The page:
Before I go into this post, I realize that I’m blessed. My job has continued uninterrupted throughout, my family has been healthy, and – while many friends have struggled – it has been painful but not catastrophic. Overall, I have few legitimate complaints.
Since COVID-19 spread outside China, the world has been flipped upside down and changed in uncountable ways for everyone. In the absolute best situations, “disruptive” is an understatement. In the worst situations, it’s led to sickness, unemployment, depression, destruction, and death.
While those are the terrible, obvious first-order effects, digging in to understand the second and third order effects are key. For example, frustration, fear, oppression, and the destruction of social norms and support creates a situation ripe for chaos that just needs a spark. Discovering and understanding those second and third order effects is hard to predict and challenging to measure but capture the underlying trends and psychology that may shape the economy and society as a whole for years to come.
In my immediate circles, life has gotten pretty much the same day in, day out. We have Zoom calls with among the same colleagues (coworkers, partners, customers), friends, and family. We buy from our favorite restaurants and shops whenever possible. Conferences, meetups, and trainings are all online if they even exist. There’s no travel, church, parties, happy hours, meeting for coffee, camping out in coffee shops, lunch out with colleagues, or anything in between. There’s no dating, few weddings, and funerals are in worse shape than ever.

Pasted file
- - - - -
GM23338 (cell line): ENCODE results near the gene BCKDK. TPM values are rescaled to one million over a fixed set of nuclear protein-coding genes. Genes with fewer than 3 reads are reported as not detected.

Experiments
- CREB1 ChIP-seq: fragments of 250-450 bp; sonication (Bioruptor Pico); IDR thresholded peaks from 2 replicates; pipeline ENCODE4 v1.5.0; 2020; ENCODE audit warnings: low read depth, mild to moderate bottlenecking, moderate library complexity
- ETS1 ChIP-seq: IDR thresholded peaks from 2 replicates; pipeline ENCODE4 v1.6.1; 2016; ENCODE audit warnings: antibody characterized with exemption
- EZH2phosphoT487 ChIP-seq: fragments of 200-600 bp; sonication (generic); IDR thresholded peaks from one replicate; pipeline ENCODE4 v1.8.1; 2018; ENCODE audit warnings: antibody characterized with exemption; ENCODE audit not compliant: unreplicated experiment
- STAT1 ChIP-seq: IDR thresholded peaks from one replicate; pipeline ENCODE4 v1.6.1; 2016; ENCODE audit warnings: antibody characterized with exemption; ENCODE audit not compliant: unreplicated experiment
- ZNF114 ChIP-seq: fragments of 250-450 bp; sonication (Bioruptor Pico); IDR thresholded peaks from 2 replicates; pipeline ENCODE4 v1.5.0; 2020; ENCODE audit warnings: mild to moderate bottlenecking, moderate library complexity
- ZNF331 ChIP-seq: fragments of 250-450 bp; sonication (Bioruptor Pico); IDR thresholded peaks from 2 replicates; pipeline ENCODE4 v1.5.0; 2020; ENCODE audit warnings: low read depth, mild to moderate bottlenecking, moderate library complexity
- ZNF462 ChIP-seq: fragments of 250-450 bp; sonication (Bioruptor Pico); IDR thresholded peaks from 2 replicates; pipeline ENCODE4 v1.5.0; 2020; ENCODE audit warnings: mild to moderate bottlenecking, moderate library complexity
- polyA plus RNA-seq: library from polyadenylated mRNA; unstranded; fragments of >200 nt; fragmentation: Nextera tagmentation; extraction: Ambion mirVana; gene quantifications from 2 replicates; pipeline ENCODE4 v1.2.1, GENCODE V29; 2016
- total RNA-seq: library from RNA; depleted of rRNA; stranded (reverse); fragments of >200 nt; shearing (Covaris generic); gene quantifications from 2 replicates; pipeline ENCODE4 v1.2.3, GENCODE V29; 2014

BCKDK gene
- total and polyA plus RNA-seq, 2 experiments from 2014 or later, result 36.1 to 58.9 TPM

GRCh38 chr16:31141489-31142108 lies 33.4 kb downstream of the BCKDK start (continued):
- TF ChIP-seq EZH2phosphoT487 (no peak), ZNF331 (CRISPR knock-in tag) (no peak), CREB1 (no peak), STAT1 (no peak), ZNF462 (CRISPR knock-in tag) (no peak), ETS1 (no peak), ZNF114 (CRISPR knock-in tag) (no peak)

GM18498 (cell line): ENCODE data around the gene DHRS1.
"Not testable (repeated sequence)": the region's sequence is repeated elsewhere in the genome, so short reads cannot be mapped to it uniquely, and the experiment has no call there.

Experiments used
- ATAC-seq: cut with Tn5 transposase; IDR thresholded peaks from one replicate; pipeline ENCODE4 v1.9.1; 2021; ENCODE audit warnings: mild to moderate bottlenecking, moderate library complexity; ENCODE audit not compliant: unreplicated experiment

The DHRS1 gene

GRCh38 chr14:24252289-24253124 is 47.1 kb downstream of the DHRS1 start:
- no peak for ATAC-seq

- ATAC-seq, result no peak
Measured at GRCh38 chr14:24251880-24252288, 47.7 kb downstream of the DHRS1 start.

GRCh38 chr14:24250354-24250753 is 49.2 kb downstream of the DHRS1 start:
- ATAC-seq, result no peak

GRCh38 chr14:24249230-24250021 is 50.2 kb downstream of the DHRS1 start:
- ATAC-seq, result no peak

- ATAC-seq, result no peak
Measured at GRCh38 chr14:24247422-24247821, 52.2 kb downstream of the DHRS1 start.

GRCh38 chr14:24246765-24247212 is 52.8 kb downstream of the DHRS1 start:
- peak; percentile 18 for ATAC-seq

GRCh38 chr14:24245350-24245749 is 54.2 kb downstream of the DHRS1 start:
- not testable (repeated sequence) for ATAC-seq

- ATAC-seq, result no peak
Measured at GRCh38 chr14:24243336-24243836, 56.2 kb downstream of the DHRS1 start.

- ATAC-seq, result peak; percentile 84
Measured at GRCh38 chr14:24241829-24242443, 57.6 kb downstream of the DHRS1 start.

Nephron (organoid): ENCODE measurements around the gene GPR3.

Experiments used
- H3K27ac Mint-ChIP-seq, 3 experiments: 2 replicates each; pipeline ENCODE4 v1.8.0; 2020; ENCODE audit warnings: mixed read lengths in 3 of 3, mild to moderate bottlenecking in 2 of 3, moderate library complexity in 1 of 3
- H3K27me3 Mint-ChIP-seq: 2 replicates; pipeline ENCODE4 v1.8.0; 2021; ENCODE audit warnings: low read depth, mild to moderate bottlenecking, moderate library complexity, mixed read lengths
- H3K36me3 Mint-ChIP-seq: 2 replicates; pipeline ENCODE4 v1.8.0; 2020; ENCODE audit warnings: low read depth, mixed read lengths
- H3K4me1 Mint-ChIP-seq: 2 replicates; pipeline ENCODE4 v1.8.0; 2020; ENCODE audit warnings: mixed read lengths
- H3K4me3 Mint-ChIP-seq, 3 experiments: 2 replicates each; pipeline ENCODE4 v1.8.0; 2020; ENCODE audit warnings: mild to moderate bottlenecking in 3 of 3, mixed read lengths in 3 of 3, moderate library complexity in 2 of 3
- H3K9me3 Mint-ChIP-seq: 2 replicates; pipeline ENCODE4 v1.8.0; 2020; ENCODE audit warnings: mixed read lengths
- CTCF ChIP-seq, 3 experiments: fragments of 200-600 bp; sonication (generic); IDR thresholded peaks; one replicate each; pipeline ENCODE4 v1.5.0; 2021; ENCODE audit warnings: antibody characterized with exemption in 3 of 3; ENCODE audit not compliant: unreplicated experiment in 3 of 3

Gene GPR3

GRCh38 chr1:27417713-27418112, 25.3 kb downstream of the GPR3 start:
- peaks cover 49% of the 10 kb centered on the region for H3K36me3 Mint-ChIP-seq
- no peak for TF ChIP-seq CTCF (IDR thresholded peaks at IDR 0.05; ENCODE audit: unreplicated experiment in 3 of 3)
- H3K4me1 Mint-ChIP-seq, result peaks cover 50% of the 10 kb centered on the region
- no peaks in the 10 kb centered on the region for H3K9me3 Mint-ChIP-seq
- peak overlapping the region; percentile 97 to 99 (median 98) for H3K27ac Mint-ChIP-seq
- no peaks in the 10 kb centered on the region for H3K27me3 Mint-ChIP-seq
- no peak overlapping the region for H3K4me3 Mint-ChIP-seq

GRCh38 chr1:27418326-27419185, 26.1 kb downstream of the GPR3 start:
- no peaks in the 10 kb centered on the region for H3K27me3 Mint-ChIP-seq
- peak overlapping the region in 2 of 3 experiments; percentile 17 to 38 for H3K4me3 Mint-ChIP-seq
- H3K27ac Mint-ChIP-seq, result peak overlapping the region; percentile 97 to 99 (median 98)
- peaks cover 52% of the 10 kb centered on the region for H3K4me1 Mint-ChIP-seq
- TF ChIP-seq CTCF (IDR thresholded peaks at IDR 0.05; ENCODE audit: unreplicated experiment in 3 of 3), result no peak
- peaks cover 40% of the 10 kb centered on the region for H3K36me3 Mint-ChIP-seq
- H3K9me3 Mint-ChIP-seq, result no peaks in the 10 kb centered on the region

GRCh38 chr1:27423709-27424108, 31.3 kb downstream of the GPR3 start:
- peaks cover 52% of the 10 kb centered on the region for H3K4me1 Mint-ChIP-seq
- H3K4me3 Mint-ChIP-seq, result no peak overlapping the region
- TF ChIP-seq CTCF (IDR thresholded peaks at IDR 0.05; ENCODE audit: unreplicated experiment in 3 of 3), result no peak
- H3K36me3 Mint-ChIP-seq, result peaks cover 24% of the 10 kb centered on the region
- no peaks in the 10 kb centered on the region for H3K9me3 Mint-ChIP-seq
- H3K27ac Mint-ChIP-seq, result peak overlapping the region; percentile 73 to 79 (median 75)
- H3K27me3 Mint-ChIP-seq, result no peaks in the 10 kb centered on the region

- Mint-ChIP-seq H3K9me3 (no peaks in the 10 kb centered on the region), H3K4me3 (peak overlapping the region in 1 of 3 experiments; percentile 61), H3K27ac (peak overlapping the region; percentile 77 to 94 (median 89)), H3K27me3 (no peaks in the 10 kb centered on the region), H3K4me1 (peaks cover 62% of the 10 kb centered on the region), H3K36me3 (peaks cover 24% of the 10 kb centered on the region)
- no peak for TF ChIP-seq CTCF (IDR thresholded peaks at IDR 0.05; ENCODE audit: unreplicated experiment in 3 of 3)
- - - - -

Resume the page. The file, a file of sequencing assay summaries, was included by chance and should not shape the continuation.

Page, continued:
Pondering this over the summer showed me the long term problem: This is the Death of Serendipity.
Serendipity is “the phenomenon of finding valuable or agreeable things not sought for” or more simply “dumb luck.”https://www.merriam-webster.com/dictionary/serendipity
No matter how much we study, prepare, train, or practice, our lives are defined by big chunk of dumb luck. It’s the person we sat next to in class. It’s the conversation we overhear at the office or in the coffee shop. It’s the amazing person you meet and fall in love with. It’s the great mentor who helps you see and understand things that are a level above your thinking. It’s the cousin you haven’t seen in years and realize you should be closer to. We can prepare, hope, pray, plan, and desire but those chance occurrences become fundamental to our lives and relationships.
Right now, all of that is gone.
Yes, we’re still buying from restaurants but it’s the ones we know.
Yes, we’re still
attending watching conferences and meetups but not having side conversations over coffee, beer, and food.
Yes, we talk with colleagues over Zoom but mostly the ones we knew before this started.
If you’ve started a new job, you know your immediate team and peers but not the people from that other department.. you may not even know they exist right now.
If you’ve lost your job, you see even less people as there are few places to go and even less things to do.
What does this mean?